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Cathedral of Mexico

Cathedral of Mexico, also called Cathedral Metropolitana, is a marvelous towering structure. The construction of this cathedral first began in 1573, which was not completed until 1788. The style is even more impressive, consisting of a unique blend of Neoclassic, Baroque, and Churrigueresque.

Interestingly, this cathedral has begun to sink into the soft earth, due to the lake bottom underneath. In fact, if you were to stand back and look at the base, you would notice it is uneven but considering the mammoth size, you can easily understand why it has begun to shift. Today, permanent scaffolding has been put in place to ensure the building remains stable.

In the country of Mexico, you will find that ground is often considered religiously sacred although it may be one religious belief and then when successors appear, it changes. Cathedral Metropolitana For example, when Cortes came with his Spanish missionaires, the Aztec Indians were converted. With this, the standing temples were torn down although a good portion of the stone and rock were used to reconstruct a new church on the same spot. However, that church was torn down in 1628 during the construction of the Cathedral of Mexico.

This particular cathedral is truly magnificent, boasting five naves and fourteen chapels. You can walk among the smaller chapels while listening to the knowledgeable guides explaining the many features. For instance, there is also the Tomb of Agustin Lturbide, which as brought to the cathedral in 1838 and an incredible painting that was done in honor of a Spanish artist by the name of Bartolome Esteban Murillo. Other interesting facts about the cathedral include the stone holy water fonts that when tapped with a coin, ring out beautifully as if you had tapped on metal.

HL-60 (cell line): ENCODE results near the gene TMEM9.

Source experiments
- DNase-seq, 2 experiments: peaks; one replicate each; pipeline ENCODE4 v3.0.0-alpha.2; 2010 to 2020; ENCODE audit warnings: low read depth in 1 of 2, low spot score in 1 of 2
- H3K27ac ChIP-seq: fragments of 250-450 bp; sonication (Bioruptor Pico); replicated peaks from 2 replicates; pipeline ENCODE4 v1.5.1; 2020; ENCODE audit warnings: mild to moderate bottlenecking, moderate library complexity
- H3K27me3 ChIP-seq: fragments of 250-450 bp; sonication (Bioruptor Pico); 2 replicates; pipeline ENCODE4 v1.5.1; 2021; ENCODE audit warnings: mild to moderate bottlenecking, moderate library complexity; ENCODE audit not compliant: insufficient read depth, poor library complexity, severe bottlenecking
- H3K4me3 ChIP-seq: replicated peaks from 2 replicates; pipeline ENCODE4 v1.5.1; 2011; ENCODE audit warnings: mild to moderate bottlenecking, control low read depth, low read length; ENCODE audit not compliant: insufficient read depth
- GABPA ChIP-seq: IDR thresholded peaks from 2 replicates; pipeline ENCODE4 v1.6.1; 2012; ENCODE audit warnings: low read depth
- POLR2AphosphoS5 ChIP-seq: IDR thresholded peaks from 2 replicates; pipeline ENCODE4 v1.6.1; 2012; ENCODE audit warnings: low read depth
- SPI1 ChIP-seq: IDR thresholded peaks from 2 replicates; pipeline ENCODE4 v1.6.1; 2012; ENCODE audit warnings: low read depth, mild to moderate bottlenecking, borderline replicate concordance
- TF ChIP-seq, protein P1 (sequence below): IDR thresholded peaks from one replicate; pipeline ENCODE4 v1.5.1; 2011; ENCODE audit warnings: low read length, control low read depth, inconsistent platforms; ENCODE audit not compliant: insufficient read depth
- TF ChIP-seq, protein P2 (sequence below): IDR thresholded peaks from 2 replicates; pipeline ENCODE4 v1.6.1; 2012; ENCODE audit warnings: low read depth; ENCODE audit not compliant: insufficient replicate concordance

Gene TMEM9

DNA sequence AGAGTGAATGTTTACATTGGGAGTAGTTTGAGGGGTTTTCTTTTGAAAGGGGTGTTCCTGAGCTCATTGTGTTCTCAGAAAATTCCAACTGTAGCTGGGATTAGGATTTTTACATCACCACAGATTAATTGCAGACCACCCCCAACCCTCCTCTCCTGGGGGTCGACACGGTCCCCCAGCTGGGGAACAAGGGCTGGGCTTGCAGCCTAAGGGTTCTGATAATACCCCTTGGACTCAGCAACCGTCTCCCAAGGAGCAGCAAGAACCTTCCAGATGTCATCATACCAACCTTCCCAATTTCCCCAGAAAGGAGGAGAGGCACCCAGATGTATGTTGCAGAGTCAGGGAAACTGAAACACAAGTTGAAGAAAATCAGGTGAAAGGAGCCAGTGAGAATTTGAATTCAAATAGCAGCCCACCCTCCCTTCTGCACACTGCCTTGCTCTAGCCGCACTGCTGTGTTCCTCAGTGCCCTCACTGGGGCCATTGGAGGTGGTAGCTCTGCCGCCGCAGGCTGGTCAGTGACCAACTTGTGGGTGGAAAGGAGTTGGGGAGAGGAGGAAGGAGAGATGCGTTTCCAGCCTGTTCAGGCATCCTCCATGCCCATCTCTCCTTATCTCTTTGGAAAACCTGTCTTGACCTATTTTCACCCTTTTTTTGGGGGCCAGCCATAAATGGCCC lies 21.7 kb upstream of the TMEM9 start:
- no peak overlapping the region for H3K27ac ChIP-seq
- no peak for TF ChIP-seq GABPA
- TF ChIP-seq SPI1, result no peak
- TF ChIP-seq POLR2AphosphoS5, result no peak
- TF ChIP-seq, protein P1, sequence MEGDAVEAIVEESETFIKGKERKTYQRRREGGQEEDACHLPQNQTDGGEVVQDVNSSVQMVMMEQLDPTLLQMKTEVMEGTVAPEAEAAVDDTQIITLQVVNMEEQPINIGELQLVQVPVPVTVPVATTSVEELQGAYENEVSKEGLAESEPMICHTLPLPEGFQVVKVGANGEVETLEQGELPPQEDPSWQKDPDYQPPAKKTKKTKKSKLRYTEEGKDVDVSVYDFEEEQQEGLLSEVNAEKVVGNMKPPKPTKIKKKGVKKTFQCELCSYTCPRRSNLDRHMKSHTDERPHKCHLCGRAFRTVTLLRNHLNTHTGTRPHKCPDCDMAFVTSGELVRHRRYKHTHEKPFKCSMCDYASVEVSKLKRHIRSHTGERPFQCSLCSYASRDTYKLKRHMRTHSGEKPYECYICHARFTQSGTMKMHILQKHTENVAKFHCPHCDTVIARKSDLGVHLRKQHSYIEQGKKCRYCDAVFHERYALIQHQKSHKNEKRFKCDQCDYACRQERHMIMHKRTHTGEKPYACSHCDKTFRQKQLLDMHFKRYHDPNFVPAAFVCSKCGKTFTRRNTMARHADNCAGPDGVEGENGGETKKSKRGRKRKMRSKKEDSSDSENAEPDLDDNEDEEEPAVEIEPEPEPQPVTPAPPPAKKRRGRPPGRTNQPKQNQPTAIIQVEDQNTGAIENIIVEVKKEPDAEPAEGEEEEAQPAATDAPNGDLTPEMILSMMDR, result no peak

The Cathedral of Mexico, like many other large cathedrals, has catacombs located beneath, which are both mysterious and somewhat spooky. Then, there is another church near the cathedral, called the Sagrario. This Baroque style church was erected in the mid-1700s, also providing a wonderful glimpse into the past lives of the Mexican people.

When walking the grounds of the cathedral, you will also find hints of medieval trade life. Then on the west side of the building is a place where the workers on the building gather to include carpenters, painters, plumbers, etc. They all proudly show their tools, along with pictures of their skilled work. As you look up at the massive size of the cathedral, you realize it is a bit daunting.

However, today Catholics meet for mass, making this actually an inviting place that is warm and friendly. Inside, the rooms are dedicated to various disciples and saints, beautifully lined with candles, graven images, paintings, and gold. As you look around, you see how important these tangible things were to the people of that era, physical artifacts that still today, people enjoy.

Last Updated: 10/19/2006 3:14:00 PM

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